WELCOME to the bubble that is the Dublin football dressing-room. On the outside, you will hear endless chatter about their status as All-Ireland favourites; three-in-a-row league champions; perennial oligarchs of their Leinster domain.
You will hear that Jim Gavin's marauding army won't face a solitary Division One rival until the All-Ireland quarter-finals. But what if they don't make it to the last-eight? Hah! Not even up for debate.
Back inside the bubble, though, all of this is dismissed as mere "talk". You can't influence it but you can ignore it.
"There is lots of different talk, every single year about every single game," says Rory O'Carroll.
"Dublin went 16 years without winning an All-Ireland and there was still that same sort of talk.
"If you look at history over the last 20 years, Dublin have won three All-Irelands and the likes of Kerry have won more than double that (seven, to be precise).
"I tend to never take any notice of those sort of comments … Jim is very focussed on the opposition. He wouldn't let our standards slip. We wouldn't prepare for any game differently than another."
So it is with Sunday's Leinster SFC opener against Longford in Croke Park (4.0). O'Carroll's own preparation, over the past month, has been hamstrung by - exactly that, a hamstring tear suffered in the league final against Cork.
It's not ideal but, then, there is no time for either self-pity or resting on laurels when you're part of this Dublin panel. O'Carroll has been a pivotal No 3 mainstay for the past half-decade and had just hit a rich vein of form (at home to Derry and against Monaghan up in Clones) before he missed the NFL semi-final, also against Monaghan, with one hamstring injury and then came off in the second quarter against Cork, with a fresh niggle. Looking ahead to Sunday, he is wary of those outside perceptions when Division One kingpins square off against a team just freshly promoted from the league's bottom tier.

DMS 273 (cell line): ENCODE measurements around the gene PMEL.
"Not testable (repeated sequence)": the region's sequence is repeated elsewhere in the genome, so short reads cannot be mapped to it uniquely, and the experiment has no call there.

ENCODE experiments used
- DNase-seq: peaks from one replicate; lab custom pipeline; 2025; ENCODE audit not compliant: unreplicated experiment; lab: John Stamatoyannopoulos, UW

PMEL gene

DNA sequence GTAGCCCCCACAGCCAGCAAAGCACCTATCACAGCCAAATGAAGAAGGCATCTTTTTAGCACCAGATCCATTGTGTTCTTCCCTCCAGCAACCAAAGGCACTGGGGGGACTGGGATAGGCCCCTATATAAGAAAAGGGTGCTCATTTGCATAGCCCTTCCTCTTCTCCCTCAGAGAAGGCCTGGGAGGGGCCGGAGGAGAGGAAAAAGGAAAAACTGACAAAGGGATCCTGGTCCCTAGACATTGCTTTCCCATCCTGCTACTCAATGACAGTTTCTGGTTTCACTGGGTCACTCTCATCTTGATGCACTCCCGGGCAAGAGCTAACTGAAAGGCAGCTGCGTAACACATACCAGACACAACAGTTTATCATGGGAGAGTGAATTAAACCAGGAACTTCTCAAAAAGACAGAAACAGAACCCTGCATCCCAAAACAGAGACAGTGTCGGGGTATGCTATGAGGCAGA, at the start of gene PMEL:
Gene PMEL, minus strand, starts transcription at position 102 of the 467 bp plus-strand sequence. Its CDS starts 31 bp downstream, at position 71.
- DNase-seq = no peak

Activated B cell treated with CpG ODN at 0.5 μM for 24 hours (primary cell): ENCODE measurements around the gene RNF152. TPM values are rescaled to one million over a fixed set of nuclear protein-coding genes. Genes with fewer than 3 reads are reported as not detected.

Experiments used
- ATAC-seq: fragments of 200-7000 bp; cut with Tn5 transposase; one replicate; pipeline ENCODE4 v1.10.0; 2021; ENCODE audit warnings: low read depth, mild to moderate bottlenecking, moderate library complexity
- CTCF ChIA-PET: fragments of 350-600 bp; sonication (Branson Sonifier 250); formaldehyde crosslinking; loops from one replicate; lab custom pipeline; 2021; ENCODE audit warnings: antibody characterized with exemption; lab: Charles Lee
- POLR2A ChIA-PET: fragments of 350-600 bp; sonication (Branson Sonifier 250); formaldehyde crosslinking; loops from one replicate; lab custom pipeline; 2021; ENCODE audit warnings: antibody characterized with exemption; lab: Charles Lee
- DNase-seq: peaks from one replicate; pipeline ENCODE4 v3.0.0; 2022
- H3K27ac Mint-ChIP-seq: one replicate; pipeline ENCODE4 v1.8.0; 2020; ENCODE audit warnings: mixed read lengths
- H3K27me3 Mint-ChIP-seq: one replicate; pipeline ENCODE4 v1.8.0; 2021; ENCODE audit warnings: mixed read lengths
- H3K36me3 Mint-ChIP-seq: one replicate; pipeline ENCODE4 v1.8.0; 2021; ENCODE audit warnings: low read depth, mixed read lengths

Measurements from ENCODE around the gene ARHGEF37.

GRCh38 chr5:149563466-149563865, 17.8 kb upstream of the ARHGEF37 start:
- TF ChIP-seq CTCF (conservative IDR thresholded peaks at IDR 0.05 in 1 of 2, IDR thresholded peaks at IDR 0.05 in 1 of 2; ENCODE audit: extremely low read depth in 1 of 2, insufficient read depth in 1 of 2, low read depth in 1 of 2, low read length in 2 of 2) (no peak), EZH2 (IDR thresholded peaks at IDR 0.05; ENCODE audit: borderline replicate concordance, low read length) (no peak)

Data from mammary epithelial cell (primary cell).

"For us in many ways, to people looking in, it's a lose-lose. We're expected to win and if we lose, we're branded as losing to a Division Four team. It's going to be tough either way," the Kilmacud defender concludes.
"Especially playing a team from Division Four, they're definitely going to up their game.
"The competition for places would be a huge driving force. If you perform poorly in one game, that's going to seriously reduce your chances of starting the next game. And that's going to follow on and on for the season. Nobody wants to put themselves in that position."
Nor do Dublin want to put themselves in the same position as last August - gung-ho trailblazers suddenly exposed by Donegal's 'suck them in and hit them on the counter' system patented by Jim McGuinness.
Asked to sum up the main lessons from last year's championship, O'Carroll cuts to the chase. "Just being more defensively-minded," he replies.
"We were exposed hugely and we did pay for that. We might have been a bit naive going all-out attack which felt great, it was really enjoyable to go out and do that. Now we just have to embrace the challenge of beating the blanket defence."
It's not that Dublin's approach has totally flipped the other way; more a case of cautious moderation.
"When you lose, you tend to analyse it more. When we looked at it and analysed it, those were the incidents that came up. If you were to say 'How could we stop that in the future?' that's where those changes came in," O'Carroll outlines.
"I wouldn't say it's radically different. There have been times I've been blowing my lungs out trying to get lads back to cover … it has changed slightly with where the full-back line has that bit more cover. It's really a work in progress. We struggled around it in the league."
That's the curious thing: Dublin retained their spring crown and yet O'Carroll recalls: "It was a bit strange because after the first few games we just said 'Here, let's just focus on not getting relegated and try and stay in Division One, and then the best-case scenario is we get to a semi-final …'
"When we did get those wins against Mayo and Derry, that was the pressure off. We knew mathematically we couldn't be relegated."
Speaking of Derry, does he expect to face something similar this summer to the extreme version of blanket defence that they brought to Croker at the end of March?
"Yeah, definitely," O'Carroll concurs. "Absolutely - in at least one or two games. But that is something we have been working on in training and we are actually really looking forward to that, in a lot of ways. If they don't, it's a lot of training time wasted, I suppose …"